Though the proposal does not include branches towards the eastern sectors of the metropolitan city, the sheer number of people this system could conceivably serve would be so great there would ultimately be a net benefit to all sectors of the metro region by virtue of fewer cars on our roadways and highways on a day to day basis.
Crucially, given the expected use of existing railway infrastructure, it’s entirely conceivable this system could be expanded to all corners of Greater Montreal. Moreover, light rail systems (such as this one) can share the track with larger heavy rail, such as the AMT’s current commuter train network. Either the Caisse’s LRT will gradually replace the AMT network, or they’ll share the track and compliment one another.
Either way, if this system is fully realized, we all get to breathe a little easier, and congestion becomes less of a problem.
But herein lies the rub: though the CDPQ’s plan is ambitious and headed in the right direction (both in terms of how it will be financed and what parts of the city it will connect), it needs to be integrated into the rest of the city’s mass transit systems from the get-go.
I was very happy to see that the Caisse has indicated a desire to do so in that they listed two potential stations (Edouard-Montpetit and McGill) that would allow the light rail system to connect directly to the Blue and Green lines of the Métro. This not only makes the LRT system more useful and accessible generally-speaking, it would also permit the Blue Line to connect more or less directly to the urban core, long the line’s major handicap.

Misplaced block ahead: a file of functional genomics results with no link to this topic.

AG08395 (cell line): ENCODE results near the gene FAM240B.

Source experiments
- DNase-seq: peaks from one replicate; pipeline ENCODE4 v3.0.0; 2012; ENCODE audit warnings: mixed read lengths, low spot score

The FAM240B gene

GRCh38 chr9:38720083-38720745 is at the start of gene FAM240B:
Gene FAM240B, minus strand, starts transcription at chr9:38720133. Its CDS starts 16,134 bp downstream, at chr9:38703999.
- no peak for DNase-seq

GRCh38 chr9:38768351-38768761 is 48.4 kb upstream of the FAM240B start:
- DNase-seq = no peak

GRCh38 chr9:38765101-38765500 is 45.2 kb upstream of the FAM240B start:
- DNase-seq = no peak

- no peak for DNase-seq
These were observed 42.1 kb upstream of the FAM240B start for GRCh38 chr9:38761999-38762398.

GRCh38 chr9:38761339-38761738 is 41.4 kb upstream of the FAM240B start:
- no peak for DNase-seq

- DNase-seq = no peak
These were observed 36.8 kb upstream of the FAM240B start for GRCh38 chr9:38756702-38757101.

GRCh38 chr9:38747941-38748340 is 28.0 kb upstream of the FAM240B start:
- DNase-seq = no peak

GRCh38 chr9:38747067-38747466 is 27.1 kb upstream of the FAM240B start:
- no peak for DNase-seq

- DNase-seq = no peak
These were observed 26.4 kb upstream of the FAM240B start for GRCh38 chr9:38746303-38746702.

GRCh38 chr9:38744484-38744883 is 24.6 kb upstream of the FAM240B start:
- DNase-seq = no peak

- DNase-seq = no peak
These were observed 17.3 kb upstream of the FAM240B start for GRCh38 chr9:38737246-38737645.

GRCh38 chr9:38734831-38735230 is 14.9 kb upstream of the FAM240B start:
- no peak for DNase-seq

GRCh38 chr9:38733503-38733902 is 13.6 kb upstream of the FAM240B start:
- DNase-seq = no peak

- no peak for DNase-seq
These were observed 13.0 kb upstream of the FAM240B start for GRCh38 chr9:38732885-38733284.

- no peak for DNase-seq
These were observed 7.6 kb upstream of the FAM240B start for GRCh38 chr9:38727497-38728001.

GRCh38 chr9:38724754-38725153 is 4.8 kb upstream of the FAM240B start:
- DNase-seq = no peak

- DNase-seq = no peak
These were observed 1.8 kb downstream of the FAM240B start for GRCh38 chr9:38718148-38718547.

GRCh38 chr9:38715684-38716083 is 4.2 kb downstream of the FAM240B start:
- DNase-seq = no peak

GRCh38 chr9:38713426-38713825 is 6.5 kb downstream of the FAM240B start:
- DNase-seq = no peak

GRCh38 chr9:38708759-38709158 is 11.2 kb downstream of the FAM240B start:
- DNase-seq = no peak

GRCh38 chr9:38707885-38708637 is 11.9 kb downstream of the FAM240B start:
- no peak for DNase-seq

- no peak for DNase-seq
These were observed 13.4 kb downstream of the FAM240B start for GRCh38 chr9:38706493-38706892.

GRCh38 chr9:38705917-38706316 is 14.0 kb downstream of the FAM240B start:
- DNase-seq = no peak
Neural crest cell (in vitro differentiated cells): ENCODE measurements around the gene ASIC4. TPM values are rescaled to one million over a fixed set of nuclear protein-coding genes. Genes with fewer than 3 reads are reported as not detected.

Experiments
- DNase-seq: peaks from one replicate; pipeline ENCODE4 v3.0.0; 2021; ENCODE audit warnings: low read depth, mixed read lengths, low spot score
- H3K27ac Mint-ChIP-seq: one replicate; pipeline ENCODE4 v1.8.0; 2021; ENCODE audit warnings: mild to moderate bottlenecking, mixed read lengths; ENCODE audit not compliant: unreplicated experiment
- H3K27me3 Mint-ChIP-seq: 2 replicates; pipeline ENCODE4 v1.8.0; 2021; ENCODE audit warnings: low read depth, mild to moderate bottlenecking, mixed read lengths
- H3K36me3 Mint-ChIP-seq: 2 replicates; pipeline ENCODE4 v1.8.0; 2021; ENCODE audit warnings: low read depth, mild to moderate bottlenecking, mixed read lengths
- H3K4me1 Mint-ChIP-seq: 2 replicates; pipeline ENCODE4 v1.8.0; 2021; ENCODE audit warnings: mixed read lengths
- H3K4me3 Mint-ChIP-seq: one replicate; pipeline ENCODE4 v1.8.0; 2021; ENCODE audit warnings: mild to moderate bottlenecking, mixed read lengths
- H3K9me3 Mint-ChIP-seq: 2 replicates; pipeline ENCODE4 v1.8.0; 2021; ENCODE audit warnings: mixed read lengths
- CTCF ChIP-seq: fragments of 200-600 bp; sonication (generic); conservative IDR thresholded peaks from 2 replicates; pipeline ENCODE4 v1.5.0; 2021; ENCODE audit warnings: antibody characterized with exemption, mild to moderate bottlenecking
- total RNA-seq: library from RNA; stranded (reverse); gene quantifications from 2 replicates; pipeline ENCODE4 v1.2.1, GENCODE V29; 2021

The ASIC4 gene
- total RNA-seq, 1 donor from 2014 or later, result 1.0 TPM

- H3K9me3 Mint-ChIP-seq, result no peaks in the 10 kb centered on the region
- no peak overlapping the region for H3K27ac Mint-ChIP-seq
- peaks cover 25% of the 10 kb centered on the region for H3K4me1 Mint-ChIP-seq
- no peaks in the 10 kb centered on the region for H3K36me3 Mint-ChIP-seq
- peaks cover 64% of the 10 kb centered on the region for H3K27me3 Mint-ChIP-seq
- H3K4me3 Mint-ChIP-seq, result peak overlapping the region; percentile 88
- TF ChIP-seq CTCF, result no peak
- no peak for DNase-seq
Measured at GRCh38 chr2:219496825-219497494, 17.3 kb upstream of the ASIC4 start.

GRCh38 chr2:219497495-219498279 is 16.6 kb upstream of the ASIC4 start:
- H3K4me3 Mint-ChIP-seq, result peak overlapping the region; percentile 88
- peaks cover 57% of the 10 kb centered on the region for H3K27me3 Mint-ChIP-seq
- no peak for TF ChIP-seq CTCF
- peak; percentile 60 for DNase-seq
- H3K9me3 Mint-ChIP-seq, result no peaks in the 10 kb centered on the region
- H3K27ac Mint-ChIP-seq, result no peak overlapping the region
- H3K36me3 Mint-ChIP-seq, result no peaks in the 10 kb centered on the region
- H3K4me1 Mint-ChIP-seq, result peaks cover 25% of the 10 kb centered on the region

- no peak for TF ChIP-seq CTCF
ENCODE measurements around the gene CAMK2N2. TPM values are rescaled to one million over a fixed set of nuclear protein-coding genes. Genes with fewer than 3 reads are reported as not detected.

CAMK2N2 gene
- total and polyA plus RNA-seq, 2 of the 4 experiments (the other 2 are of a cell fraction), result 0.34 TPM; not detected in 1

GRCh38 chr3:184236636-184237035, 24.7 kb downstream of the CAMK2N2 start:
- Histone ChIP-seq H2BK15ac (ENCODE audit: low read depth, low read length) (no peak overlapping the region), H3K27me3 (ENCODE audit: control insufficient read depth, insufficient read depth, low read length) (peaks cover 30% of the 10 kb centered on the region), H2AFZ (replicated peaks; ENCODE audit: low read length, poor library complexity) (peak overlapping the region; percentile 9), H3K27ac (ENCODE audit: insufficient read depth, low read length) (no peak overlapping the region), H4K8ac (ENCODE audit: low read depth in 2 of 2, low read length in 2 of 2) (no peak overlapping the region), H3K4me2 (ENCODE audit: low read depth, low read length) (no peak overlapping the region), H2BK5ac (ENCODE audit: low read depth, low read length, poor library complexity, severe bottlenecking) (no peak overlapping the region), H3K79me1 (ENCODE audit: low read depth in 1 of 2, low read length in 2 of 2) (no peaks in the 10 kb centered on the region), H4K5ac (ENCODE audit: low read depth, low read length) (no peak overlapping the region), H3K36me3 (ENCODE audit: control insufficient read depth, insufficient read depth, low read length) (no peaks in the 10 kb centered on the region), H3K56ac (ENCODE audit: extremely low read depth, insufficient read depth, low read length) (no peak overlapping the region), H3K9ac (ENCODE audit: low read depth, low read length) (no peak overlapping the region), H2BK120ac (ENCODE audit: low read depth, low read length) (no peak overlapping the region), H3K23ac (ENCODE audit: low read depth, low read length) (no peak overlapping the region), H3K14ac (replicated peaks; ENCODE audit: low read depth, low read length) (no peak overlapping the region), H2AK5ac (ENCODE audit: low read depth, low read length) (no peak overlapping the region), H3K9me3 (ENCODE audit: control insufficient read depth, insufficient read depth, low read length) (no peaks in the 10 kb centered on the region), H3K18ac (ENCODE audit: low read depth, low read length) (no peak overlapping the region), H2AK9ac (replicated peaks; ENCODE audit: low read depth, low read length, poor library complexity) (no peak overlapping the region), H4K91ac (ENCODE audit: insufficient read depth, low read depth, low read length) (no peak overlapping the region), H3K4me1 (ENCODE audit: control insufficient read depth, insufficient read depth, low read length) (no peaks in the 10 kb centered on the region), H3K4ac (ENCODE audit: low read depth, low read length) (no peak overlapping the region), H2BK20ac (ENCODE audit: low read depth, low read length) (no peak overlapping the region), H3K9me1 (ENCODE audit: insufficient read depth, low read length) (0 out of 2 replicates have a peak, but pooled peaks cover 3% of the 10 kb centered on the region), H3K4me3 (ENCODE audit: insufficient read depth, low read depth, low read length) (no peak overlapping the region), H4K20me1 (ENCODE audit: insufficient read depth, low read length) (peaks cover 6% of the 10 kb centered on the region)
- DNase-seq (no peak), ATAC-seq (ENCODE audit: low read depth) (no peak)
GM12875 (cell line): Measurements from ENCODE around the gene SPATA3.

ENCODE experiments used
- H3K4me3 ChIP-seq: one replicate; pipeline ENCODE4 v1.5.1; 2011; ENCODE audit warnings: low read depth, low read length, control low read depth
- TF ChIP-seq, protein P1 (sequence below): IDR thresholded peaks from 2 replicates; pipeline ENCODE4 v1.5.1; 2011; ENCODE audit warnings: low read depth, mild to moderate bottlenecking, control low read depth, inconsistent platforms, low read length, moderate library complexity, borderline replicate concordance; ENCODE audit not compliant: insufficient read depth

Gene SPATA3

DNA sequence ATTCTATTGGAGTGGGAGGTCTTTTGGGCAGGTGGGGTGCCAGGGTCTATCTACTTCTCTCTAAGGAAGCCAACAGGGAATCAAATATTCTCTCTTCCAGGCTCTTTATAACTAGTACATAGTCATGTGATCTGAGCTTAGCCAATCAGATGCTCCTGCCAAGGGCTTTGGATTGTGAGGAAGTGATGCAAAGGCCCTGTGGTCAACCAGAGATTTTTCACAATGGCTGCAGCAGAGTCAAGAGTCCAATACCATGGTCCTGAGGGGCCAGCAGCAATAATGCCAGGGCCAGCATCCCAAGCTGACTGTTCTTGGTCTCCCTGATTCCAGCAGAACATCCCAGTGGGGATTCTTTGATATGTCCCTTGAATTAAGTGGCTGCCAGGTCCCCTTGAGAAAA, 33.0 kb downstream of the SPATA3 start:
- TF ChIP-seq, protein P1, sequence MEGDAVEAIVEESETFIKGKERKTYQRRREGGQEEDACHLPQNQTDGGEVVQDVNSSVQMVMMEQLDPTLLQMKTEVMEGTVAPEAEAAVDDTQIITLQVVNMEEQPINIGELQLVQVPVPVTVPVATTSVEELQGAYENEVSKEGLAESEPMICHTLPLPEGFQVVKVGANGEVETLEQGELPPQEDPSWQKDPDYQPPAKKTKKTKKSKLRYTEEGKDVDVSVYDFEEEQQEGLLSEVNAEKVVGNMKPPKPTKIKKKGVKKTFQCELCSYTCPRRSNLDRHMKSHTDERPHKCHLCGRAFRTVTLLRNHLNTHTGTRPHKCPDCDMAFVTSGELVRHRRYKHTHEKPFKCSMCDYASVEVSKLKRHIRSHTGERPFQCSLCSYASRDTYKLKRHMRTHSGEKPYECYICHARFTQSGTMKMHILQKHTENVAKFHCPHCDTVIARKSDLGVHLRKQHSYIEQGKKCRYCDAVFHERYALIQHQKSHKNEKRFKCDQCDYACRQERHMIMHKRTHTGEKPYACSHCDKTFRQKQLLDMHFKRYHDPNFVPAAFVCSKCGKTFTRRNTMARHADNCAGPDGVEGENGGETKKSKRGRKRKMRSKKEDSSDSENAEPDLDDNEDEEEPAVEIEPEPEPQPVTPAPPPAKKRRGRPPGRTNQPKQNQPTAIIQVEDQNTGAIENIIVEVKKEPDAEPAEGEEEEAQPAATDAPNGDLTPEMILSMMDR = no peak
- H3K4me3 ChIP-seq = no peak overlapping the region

I’ve always been in favour of extending the Blue Line to Anjou if the line is first connected, by means of the Mount Royal Tunnel, to the city centre, as this will help get that line’s ridership up to where it ought to be. As it is, it’s the least used line in the Métro network. There’s no sense extending it if the root cause of its underperformance isn’t addressed first.
So if I could make a very strong suggestion to the Caisse it is this: work with the STM and AMT and ensure the whole plan illustrated above is realized as the first phase, and seek the greatest possible degree of integration with the extant Métro and commuter rail network. In this way, and perhaps only this way, will they quickly recoup their investment and lay the foundation for the Blue Line’s eventual extension.
I really can’t imagine it working out in any other way.
I’m oddly hopeful politics will not rear its ugly head and screw up this plan, as I’m convinced we can’t afford to wait much longer and that it would ultimately prove exceptionally useful in accomplishing what should be a clear goal for our city: get cars off the road and increase daily mass transit system usage. I find the Caisse’s plan very encouraging, despite my near endemic cynicism and the ample proof we’re not very good getting things built or delivered on-time.
But who knows, maybe things change.
Or maybe once in a while it takes an outsider to get us back on track.
Initially I wanted to write about how this proposed system will work in the broader scheme of things, what this might mean for homeowners living in the expansive corridor to be served by this light rail system, and what kind of organizational response is needed to provide a truly world-class mass transit system at large. But given that we’re already 1300 words in, that’ll have to wait for another time.
*One of former US Vice-President Spiro Agnew’s more colourful quotes. Agnew was the second and most recent VP to resign from office, and so far the only to do so as a result of criminal charges, these including: extortion, tax fraud, bribery, and conspiracy, all while he was holding office as Baltimore County Executive, Governor of Maryland and Vice-President. Journalist and historian Gary Willis described Agnew as “No man ever came to market with less seductive goods, and no man ever got a better price for what he had to offer.”